Stippled cream moth
All images ©Sourendu Gupta

Urban Moths

This is a page on the moths of Mumbai. Even in this big city, moths can be seen all year round. But the two months between the end of the rainy season and the beginning of winter is when they swarm. I've been photographing the few which wander indoors for about a decade. While trying to identify them, I found that very little is actually known about them. So here is an attempt to put together some simple observations, in the hope that they will be useful. If you mail me new information, including corrections, possible, partial, or complete IDs, I'll be happy to acknowledge you here.

Some resources

This silhouette guide to identifying moth families is quite useful. Another useful resource is this guide. There are nice introductions to the anatomy of moths here and here. Wikipedia contains a glossary of entomological terms with illustrations which are quite useful. The shapes of antennae are often useful for identification.

There are few publicly available resources on Indian moths. The India Biodiversity Portal is one. Some help wih ID is also available in the Moths of India group on flickr. India Nature Watch is another useful site, although the number of butterfly sightings reported overwhelm the moths. The primary literature on Indian moths is hardly visible on the net. This report from Silent Valley is a rare exception.

Contact me

Urban Moths

You can visit a partial taxonomic tree which is organized according to the needs of amateur lepidopterists in Mumbai. There is also a dichotomous key for Mumbai's moths under development.

[#1] Spoladea recurvalis
commonly known as the beet webworm moth. superfamily Pyraloidea, f Crambidae. ID provided by Ryan Brookes
size: 1-2 cm FC=10-30% (8 Oct 14) Recorded on Oct 10, 2006; 28 Sep-15 Oct, 2014.
[#2] Sameodes cancellalis,
commonly known as the banded pearl. superfamily Pyraloidea, f Crambidae, subf Pyraustainae.
ID provided by Ryan Brookes
size: 1-2 cm FC=0-10% (8 Oct 14) more common a week earlier Recorded on Oct 17, 2006; 28 Sep-15 Oct, 2014
[#3] superfamily Pyraloidea, f Crambidae/Pyralidae? Because of the placement of the antennae and the shape of the snout size: 1-2 cm FC=10-30% (8 Oct 14) Recorded on 28 Sep-10 Oct, 2014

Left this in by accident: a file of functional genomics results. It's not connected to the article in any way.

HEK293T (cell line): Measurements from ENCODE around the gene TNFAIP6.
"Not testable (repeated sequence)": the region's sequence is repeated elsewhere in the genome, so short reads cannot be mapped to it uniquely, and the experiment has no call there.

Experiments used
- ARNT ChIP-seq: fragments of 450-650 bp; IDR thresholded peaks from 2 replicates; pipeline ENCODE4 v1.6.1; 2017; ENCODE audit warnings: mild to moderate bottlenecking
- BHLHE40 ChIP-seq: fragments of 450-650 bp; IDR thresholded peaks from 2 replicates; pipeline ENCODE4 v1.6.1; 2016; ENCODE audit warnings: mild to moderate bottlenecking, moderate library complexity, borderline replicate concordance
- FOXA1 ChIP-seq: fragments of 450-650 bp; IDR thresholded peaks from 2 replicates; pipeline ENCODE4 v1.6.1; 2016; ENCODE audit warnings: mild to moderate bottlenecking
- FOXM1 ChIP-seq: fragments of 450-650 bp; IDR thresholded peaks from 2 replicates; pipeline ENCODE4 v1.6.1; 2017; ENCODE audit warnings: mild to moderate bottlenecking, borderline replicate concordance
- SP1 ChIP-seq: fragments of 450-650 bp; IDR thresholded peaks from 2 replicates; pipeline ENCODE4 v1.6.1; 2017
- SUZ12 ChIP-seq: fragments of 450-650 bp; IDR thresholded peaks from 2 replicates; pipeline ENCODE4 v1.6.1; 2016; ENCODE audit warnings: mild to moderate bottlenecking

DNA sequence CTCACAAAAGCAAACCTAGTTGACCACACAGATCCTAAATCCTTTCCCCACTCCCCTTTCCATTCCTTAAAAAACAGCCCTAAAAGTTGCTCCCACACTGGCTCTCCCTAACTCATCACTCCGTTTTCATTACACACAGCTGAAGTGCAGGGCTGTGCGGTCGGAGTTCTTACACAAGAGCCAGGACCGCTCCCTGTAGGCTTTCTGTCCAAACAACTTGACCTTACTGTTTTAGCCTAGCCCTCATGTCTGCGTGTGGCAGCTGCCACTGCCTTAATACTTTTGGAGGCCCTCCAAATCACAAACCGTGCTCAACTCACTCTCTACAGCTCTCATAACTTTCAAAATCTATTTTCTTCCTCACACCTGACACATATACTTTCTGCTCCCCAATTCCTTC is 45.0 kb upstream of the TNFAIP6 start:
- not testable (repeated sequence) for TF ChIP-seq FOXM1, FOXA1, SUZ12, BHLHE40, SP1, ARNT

[#4] superfamily Pyraloidea, f Crambidae/Pyralidae? Because of the placement of the antennae and the shape of the snout size: 1-2 cm FC=10-50% (8 Oct 14) less common a week earlier Recorded on 7-15 Oct, 2014
[#5] f Crambidae, subf Spilomenilae, g Syllepte? Not to be confused with the leaf roller [#20]. ID help from R. C. Kendrick size: 1-2 cm A few specimens seen; more common in earlier years Recorded on Oct 10, 2006; Nov 2, 2010; 1-10 Oct, 2014
[#6] superfamily Pyraloidea, f Crambidae/Pyralidae? Because of the placement of the antennae and the shape of the snout size: 1-2 cm FC=0-20% (8 Oct 14) Recorded on 8 Oct, 2014
[#7] superfamily Pyraloidea, f Crambidae/Pyralidae? Because of the placement of the antennae and the shape of the snout size: 1-2 cm many seen Recorded on 8-15 Oct, 2014
[#8] superfamily Pyraloidea, f Crambidae/Pyralidae? Because of the placement of the antennae and the shape of the snout size: 1-2 cm A few specimens seen Recorded on 7-10 Oct, 2014
[#9] Superfamily Noctuoidea? size: 1-2 cm a few specimens seen Recorded sporadically between 7-15 Oct
[#10] Superfamily Noctuoidea, f Erebidae subf Plusiinae? Because of the tufted patch on the wings size: 2-4 cm a few specimens seen Recorded sporadically between 2-15 Oct
[#11] Superfamily Noctuoidea, f Erebidae (formerly f Lymantriidae tribe Leucomini) commonly known as tussock moths. Because of the tufted patch on the wings, and the fuzzy legs. size: 1-2 cm two specimens observed Recorded on 8-9 Oct, 2014
[#12] Superfamily Geometroidea f Geometridae subf Geometrinae; emerald moth Note the four black spots on the wings size: 2-4 cm only one specimen seen Recorded on 4 Oct, 2014
[#13] Superfamily Geometroidea f Geometridae? Deep triangular forewings similar to uranids, but no tail size: 1-2 cm one specimen seen Recorded on 7 Oct, 2014
[#14] Superfamily Geometroidea, f Geometridae Deep triangular forewings and all four wings held flat out. size: 2-4 cm one specimen seen Recorded on 1 Oct, 2014
[#15] Superfamily Noctuoidea, f Erebidae subf Catacolinae (underwing moth) The coloured hindwings help to identify this size: 4-8 cm one specimen seen Recorded on 17 Nov, 2007; 7 Oct, 2014